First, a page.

KFC diners seek advice over fear of Sudan I
A rising number of KFC customers have begun seeking legal advice after the US fast food chain's Beijing restaurants suspended three more items from their menus over fears they may contain the carcinogenic food colouring Sudan I.
Last Saturday, 10 days after the restaurants' New Orleans range was discontinued because of Sudan 1 contamination, the illegal dye was found again in popcorn chicken, spicy chicken wings and hamburgers in one of the company's Beijing outlets.
One customer, a woman surnamed Wu who lives in Chaoyang District, complained, saying it was "annoying that KFC keeps making the same mistake in such a short time."
"I thought of suing the company but gave up the idea because of my ignorance of legal procedures," she said.
But there are some people who are pursuing legal action. Meng Yuxin,an 11-year-old girl from Shenyang in Northeast China's Liaoning Province, has made a claim against KFC for health damages, according to Shenyang Jinbao, a local newspaper.
And according to Beijing lawyer Qiu Baochang, a number of the capital's frequent KFC customers have called for advice on how to safeguard their rights on this issue.
However, Qiu suggested consumers solve the problem through consultation with KFC instead of taking the matter to court.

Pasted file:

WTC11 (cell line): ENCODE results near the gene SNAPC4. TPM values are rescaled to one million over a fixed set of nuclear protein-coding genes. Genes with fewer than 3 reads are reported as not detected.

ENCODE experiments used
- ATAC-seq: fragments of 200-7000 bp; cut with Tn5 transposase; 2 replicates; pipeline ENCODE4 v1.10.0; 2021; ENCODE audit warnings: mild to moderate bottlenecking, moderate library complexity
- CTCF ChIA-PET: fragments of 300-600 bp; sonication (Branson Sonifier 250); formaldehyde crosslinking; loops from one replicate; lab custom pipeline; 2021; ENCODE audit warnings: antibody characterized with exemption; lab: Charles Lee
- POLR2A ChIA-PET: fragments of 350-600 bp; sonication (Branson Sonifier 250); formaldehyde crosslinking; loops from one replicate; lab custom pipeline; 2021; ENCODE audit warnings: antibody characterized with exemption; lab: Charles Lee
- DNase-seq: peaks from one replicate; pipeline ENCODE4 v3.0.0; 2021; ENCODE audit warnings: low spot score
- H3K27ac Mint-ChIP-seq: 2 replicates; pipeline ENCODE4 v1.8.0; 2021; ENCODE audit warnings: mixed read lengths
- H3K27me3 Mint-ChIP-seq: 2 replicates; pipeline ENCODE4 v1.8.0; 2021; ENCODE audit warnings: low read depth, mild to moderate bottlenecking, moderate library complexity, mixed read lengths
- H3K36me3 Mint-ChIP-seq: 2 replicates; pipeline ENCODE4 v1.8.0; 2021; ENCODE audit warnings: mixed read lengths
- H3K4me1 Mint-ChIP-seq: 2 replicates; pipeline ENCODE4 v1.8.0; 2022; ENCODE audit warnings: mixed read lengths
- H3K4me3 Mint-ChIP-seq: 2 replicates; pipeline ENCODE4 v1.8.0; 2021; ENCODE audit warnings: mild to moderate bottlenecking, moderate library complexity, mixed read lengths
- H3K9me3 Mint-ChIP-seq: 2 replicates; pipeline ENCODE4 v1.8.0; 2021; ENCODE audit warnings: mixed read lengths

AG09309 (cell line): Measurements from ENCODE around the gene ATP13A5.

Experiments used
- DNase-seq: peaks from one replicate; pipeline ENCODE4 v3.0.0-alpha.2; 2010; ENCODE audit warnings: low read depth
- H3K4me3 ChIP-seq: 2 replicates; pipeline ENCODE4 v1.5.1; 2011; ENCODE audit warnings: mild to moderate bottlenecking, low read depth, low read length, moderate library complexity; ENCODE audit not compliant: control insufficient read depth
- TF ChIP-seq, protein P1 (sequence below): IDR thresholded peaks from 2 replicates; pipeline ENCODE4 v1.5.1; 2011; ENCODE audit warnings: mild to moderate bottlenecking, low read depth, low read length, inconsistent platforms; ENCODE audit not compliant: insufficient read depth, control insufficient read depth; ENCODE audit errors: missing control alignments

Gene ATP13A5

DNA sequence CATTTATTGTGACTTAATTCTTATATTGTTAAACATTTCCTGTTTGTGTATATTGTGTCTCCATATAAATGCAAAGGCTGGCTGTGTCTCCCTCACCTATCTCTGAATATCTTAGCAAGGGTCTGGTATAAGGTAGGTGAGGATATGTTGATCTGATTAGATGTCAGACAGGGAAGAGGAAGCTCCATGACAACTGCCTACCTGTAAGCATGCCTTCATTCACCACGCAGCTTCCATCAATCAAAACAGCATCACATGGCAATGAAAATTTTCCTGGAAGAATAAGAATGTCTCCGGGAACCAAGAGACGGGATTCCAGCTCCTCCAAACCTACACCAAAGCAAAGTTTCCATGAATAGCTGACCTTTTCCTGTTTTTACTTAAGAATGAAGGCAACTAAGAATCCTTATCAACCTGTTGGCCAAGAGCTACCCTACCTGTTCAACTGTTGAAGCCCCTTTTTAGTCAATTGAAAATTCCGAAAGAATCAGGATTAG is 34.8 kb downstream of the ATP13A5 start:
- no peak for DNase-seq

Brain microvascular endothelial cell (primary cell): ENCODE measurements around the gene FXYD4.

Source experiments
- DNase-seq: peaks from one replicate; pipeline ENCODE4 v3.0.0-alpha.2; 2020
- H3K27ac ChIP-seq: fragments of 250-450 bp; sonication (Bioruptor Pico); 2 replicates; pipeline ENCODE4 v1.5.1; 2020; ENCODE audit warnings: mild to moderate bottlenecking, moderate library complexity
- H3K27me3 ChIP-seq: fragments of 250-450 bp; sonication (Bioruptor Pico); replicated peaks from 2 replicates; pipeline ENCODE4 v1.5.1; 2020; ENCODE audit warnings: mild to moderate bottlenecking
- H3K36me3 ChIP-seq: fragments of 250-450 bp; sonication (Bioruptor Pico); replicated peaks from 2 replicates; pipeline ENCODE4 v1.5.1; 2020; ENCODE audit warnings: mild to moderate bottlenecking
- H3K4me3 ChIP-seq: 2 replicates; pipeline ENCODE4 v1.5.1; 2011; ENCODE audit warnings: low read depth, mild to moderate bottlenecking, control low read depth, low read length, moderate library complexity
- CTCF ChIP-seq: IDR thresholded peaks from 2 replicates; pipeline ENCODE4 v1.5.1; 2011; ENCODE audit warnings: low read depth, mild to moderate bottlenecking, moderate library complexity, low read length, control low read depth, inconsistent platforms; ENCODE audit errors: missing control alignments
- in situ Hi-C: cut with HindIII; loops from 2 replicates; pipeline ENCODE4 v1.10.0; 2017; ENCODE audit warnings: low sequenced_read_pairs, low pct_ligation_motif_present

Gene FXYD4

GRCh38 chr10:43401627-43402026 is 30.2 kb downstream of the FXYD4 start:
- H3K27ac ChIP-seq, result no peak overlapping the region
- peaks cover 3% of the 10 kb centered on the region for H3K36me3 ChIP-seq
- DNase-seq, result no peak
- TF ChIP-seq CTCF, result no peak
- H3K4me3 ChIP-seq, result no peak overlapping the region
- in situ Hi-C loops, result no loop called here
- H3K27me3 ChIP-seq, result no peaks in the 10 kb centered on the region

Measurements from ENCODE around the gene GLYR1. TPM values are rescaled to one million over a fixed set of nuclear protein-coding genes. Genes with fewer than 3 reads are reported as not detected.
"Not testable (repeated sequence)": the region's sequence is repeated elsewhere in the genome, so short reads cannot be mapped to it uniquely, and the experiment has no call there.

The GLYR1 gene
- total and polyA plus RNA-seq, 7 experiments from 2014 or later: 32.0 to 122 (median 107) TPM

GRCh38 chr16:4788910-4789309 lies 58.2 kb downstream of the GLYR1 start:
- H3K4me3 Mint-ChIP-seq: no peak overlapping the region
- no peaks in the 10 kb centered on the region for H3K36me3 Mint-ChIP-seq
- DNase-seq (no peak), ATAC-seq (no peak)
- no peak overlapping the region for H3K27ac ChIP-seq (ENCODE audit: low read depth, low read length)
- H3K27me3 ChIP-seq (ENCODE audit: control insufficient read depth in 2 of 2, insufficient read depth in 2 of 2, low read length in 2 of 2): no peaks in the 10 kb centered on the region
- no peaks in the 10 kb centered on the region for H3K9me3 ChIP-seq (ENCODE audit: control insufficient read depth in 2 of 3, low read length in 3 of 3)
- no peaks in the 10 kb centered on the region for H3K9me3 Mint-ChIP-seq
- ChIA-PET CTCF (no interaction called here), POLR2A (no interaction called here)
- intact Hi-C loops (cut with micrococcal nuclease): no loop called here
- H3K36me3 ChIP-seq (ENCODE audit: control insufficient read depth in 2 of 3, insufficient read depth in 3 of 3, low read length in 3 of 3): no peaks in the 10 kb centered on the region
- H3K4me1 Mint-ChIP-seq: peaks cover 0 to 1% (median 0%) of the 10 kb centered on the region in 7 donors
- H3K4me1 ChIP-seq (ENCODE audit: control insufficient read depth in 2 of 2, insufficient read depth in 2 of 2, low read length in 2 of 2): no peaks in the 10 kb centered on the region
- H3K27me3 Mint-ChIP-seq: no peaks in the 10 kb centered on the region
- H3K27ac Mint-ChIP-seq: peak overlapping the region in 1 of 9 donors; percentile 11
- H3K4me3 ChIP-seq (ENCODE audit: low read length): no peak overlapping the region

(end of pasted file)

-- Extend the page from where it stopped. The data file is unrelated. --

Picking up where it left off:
"Despite high costs, plaintiffs are unlikely to win their case unless they can prove they have had the banned dye at KFC," he said.
One problem for those wishing to take action against the fast food chain is that few customers ask for or keep receipts when eating at KFC while KFC seldom offers receipts.
However, proving they ate at KFC is just the first step.
"If they can prove that their health has been damaged by KFC food, they can surely sue the company for rights infringement," the lawyer added.
"But it is almost impossible to do so because the harm from Sudan I is long term and not immediately apparent."
Representing KFC yesterday, spokesperson Chen Huijing, said the company was confident of being able to handle customers' complaints, adding: "We will obey legal procedures if we receive any complaints."
The fried chicken chain has suffered much from the Sudan I issue, with some suggesting business is down 50 per cent since before the scandal broke.
(China Daily 03/22/2005 page2)